Alnwick Castle

Alnwick Castle
Alnwick Castle

Alnwick Castle has been home to the Dukes of Northumberland for over 700 years. Fans of Harry Potter and / or Downton Abbey might recognise it, as it has starred in both. If you so wish, you can sign up for broomstick training on the very spot where Harry had his first lesson, and you can see in the State Rooms an exhibition of photographs, costumes and props from the Downton Christmas specials of 2014 and 2015 in which Alnwick doubled as Brancaster Castle.

As with Lindisfarne, I’d never been here before and enjoyed discovering the castle. The exterior is imposing, and I particularly liked the figures on the ramparts. They, and the numerous cannon lying about, could have been intimidating, but fortunately John, Valerie and Kenn look quite relaxed.

However, what I enjoyed most – and we didn’t know it was on before we went – was the falconry display. It was so well done that we watched it twice.

Afterwards, John was able to get up close and personal with some of the participants. Well, maybe not too close. Those beaks look scary!

Alnwick Castle is also famous for its gardens – however these operate as a separate attraction, and I think to do both we’d have needed more time. On the way out, we had a peek through the beautiful gates and there wasn’t much colour yet (this was a month ago) so we’ll save that up for another day. The gardens ticket includes admission to the intriguing Tree House, also a reason to go back.

This was the third day of our short Northumbrian break. One more castle to go!

#ThrowbackThursday: 2007

When I was looking for photographs to illustrate my recent posts on our Canadian Rockies trip of 2007, I came across these pictures from just after we came home. I’d forgotten about turning up to Aberdour Castle and discovering a falconry display was about to happen. I look ever so slightly nervous about that beak!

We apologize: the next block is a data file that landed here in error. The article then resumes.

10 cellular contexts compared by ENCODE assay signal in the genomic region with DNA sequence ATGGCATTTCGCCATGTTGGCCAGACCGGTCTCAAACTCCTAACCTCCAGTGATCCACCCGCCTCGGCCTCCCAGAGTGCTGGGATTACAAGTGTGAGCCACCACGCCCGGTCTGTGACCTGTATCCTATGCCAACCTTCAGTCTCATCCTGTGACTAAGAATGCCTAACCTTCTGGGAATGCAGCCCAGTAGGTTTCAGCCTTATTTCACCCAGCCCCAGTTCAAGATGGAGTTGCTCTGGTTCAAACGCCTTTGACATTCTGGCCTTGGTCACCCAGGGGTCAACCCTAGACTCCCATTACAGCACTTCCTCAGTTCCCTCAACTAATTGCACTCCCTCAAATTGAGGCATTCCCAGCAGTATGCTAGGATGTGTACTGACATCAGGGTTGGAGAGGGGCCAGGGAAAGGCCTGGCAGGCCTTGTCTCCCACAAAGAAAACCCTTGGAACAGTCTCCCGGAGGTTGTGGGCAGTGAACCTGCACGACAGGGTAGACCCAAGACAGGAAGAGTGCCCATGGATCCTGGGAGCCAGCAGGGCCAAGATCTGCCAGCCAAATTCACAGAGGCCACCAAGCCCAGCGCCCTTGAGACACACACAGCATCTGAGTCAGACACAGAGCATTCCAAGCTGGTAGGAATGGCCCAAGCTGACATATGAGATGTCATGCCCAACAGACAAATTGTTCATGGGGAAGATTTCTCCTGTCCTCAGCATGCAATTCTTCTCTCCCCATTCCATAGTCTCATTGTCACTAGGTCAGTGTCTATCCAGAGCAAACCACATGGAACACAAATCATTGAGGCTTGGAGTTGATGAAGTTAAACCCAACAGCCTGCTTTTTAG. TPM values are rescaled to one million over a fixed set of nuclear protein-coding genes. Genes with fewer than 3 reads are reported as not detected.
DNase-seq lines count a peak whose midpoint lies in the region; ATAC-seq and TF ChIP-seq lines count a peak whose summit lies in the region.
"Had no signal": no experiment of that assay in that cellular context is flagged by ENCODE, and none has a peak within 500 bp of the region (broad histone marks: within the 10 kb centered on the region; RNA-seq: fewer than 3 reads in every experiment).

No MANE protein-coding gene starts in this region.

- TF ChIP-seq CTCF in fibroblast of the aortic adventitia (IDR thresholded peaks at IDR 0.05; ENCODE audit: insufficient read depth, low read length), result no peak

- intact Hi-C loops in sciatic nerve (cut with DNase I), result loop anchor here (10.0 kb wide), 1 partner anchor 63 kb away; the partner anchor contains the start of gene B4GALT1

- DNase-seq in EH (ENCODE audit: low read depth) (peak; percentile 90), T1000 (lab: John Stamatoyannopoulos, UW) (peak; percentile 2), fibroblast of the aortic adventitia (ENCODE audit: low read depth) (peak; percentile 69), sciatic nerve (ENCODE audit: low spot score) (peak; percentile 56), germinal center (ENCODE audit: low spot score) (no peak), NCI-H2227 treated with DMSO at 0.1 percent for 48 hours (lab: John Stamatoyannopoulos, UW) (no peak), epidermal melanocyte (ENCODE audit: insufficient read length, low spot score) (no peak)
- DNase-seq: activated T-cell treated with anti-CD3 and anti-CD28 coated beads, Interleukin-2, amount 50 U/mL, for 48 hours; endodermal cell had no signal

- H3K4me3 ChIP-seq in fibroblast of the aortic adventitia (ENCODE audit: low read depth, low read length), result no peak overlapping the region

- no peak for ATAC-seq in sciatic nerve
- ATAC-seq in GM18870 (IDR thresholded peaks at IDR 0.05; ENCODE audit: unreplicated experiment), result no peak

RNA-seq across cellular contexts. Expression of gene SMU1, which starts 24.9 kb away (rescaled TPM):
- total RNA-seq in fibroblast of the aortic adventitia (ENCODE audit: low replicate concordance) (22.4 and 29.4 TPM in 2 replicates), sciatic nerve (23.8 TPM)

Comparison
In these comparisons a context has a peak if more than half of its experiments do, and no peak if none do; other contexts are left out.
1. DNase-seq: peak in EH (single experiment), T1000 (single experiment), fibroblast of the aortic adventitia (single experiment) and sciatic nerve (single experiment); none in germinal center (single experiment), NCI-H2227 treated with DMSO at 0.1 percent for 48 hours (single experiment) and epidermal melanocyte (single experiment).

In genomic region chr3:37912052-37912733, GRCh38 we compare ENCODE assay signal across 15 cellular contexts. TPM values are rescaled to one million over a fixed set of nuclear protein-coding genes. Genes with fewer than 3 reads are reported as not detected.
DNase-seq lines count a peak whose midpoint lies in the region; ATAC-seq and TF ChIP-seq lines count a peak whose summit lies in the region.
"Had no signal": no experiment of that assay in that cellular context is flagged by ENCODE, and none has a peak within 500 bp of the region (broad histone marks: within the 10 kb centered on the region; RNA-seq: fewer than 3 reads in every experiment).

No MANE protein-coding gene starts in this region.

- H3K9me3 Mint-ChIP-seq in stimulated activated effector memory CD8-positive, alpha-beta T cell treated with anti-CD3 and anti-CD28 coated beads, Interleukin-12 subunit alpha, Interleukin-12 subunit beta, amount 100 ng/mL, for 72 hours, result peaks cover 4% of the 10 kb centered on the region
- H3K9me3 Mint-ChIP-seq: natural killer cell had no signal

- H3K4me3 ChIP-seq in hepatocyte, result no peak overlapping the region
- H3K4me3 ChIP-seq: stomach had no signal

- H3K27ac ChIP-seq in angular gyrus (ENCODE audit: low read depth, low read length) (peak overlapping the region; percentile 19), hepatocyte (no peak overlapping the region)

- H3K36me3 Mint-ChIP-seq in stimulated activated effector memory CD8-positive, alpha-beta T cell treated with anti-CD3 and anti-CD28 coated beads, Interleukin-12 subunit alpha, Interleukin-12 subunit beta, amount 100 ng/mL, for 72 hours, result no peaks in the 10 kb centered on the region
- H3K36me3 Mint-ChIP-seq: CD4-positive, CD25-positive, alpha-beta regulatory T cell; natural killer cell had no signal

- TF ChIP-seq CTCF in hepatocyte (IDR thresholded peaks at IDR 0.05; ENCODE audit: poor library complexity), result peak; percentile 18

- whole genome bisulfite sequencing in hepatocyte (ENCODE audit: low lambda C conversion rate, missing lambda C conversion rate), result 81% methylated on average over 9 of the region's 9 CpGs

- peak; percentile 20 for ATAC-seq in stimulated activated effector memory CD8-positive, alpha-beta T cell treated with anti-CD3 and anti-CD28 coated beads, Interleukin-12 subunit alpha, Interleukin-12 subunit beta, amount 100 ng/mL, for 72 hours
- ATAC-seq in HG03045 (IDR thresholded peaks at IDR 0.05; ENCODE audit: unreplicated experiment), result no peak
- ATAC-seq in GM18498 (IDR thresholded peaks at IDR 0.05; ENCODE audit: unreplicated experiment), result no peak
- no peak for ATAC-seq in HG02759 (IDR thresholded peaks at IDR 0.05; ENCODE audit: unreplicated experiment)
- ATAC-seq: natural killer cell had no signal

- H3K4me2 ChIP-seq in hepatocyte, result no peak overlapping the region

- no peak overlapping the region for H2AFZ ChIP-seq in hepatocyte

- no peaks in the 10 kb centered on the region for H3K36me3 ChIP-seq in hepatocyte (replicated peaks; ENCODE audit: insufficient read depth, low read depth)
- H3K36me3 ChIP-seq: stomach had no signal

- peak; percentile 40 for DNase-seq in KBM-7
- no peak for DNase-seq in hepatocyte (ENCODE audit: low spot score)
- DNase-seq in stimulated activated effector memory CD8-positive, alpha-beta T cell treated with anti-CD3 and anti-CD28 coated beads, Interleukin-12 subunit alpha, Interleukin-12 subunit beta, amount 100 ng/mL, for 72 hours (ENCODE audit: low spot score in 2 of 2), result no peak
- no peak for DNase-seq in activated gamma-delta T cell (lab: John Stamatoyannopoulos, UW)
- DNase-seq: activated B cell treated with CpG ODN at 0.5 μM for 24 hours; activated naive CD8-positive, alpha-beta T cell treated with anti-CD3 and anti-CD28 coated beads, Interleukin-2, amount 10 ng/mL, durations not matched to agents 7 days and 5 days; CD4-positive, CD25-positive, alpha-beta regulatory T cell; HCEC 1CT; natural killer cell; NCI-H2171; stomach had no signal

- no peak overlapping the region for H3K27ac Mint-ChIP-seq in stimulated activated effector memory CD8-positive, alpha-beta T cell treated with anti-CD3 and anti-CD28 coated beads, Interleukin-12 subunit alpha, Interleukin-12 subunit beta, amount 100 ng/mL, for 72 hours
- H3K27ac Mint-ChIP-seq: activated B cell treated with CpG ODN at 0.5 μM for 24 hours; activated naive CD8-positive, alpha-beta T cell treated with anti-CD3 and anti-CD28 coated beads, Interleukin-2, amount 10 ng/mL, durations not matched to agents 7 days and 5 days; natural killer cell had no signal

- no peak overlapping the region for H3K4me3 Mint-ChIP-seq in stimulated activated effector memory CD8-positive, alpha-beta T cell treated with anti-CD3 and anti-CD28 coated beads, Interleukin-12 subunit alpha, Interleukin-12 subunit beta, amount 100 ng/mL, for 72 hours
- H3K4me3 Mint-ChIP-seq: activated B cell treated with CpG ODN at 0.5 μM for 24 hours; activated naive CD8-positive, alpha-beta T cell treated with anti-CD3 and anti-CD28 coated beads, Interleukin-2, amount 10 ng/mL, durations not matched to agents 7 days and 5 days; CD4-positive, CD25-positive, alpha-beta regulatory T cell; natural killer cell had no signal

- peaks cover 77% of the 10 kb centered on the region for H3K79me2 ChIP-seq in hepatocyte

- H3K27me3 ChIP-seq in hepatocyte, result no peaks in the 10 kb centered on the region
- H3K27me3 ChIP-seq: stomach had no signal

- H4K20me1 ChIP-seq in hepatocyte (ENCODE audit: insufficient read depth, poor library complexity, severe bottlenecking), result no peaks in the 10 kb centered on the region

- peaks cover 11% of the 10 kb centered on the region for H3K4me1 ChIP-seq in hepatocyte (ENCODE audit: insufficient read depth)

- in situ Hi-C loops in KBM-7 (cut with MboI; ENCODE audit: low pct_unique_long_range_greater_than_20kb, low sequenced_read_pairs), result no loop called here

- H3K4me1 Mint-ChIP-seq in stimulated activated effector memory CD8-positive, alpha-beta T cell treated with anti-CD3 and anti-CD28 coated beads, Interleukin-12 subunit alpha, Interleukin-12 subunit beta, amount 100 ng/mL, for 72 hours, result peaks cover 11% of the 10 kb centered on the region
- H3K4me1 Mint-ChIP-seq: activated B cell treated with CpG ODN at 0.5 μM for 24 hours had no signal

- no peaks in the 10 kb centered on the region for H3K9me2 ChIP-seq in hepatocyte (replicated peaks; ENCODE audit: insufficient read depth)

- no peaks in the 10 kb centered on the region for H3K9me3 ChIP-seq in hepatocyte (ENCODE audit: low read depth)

We also visited Castle Campbell on what seems to have been a lovely early autumn day.

We had a weekend in Newcastle-upon-Tyne so that I could attend a school reunion. The Quayside has improved enormously in the years decades since I was a teenager.

That 3-button cardigan makes me laugh – I wouldn’t mind betting someone reading this owned a similar one. Marks and Spencer sold them for months, though varying the colour-schemes quite regularly. We more or less had to have a cardigan rota at work to avoid wearing them on the same day.

I also saw the Angel of the North close up for the first, and so far only, time. I think it’s really impressive, though I know it’s not to everyone’s taste.

Angel of the North

I’d forgotten the two castle visits – we visit castles all the time – but I remember the reunion very clearly. I’m only in touch with one friend from those days but it was amazing how easy it was to chat to the others, even if I hadn’t seen them since the mid-1970s. I met the teacher in the photograph below too – I wonder if you can find me?

Rutherford 1971